Newspaper article International Herald Tribune

New York Is Still Struggling with Storm Damage ; Financial District Tenants Who Have Moved Weigh Whether They Will Return

Newspaper article International Herald Tribune

New York Is Still Struggling with Storm Damage ; Financial District Tenants Who Have Moved Weigh Whether They Will Return

Article excerpt

Dozens of office buildings that were flooded still lack power and are off limits to tenants, and many streets are a chaotic mess of generators, work crews and pumps.

More than two weeks after Hurricane Sandy moved ashore in New York City sending a surge of seawater over much of the southern tip of the island of Manhattan, the financial district is still in tatters.

Dozens of office buildings that were flooded by the surge still lack power and are off-limits to tenants, and many streets are a chaotic mess of generators, work crews and pumps.

Still trying to gauge the extent of the damage, many landlords have been vague about when their buildings will reopen. And some tenants, who have been uprooted to tiny conference rooms in New Jersey or industrial spaces in the Brooklyn area of the city, are weighing whether to return to the neighborhood at all.

But despite the uncertainty and destruction, many analysts do not expect the bulk of tenants to pack up and leave for good, nor do they think that future tenants will rule out the neighborhood over fears they might get flooded.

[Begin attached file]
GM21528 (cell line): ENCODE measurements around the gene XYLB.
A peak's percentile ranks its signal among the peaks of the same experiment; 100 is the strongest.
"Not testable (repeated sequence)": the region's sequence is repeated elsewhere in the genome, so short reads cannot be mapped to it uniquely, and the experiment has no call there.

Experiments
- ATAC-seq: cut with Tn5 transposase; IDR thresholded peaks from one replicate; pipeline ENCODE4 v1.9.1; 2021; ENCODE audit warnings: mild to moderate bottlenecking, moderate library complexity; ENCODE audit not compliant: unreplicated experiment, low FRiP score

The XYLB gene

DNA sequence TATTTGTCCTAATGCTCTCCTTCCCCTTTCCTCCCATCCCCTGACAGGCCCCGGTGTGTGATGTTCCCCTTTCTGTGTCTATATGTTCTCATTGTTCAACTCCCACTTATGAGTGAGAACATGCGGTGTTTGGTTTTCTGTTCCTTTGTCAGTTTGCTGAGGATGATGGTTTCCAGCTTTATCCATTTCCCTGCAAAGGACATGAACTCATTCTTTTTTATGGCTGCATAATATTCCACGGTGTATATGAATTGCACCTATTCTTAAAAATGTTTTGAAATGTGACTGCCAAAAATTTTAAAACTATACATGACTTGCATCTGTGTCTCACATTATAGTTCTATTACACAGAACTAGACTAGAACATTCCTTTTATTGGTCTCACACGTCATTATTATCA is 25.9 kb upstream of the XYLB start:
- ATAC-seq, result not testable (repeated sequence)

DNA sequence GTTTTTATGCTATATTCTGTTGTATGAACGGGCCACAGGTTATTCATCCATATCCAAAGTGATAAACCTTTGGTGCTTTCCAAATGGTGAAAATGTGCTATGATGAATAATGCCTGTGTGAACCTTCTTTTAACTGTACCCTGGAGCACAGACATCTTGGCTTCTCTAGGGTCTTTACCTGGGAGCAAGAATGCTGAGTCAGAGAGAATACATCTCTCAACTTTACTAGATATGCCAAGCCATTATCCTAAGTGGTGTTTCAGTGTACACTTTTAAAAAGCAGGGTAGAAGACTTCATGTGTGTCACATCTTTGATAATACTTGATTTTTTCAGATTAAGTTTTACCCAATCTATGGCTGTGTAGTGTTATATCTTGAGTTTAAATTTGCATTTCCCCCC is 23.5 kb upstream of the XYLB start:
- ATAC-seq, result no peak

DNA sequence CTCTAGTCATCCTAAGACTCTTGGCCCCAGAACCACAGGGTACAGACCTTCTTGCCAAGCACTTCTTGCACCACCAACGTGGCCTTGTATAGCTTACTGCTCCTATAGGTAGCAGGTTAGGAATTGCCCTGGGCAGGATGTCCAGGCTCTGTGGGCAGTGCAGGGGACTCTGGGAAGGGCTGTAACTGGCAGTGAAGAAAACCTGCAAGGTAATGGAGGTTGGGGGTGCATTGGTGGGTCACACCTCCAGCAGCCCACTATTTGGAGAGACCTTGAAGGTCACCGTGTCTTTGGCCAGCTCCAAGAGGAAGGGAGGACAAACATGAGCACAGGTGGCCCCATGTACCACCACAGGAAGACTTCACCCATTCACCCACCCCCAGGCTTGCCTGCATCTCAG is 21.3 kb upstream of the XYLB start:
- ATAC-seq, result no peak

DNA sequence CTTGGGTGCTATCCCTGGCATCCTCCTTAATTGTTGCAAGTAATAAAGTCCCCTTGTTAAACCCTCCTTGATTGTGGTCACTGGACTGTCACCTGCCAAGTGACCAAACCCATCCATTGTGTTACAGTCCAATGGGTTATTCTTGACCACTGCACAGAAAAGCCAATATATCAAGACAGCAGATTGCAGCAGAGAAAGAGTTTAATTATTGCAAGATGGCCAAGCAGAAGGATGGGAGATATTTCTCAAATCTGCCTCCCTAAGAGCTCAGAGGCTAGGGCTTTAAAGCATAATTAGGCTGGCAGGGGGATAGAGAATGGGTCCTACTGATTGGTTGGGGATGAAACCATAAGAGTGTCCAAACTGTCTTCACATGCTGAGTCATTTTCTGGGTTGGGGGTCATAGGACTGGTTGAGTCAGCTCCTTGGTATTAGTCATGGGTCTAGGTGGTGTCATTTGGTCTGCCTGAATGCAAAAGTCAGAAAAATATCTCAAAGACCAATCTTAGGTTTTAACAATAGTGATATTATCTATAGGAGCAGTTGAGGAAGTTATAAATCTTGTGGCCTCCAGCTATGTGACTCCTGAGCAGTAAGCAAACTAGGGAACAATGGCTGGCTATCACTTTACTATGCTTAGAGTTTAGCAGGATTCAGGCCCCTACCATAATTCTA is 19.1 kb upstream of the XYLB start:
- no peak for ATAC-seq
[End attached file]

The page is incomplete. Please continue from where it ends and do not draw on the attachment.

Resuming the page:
"I don't think it will become an overriding factor in the location decision," said John Wheeler, the head downtown broker for Jones Lang LaSalle, echoing other top brokers. "I guess time will tell if I'm being too sanguine about this."

Brokers add that the neighborhood remains a compelling place to locate a business. Even with some train lines hampered by storm damage, it is still amply served by mass transit, with ferry service and more than a dozen subway lines. The new apartments and condos built in recent years, along with new boutiques and restaurants, also mean that many people can now live a few blocks from their office.

Besides, rents are notably competitive with other business districts in Manhattan, at $40 a square foot, or about $360 a square meter, in the financial district, compared with $65 a square foot in Midtown, according to Cassidy Turley, the brokerage firm, though the downtown figure is expected to climb when the two new World Trade Center buildings open.

Complicating the prognosis about the neighborhood's long-term health is that determining the extent of damage has been tricky. …

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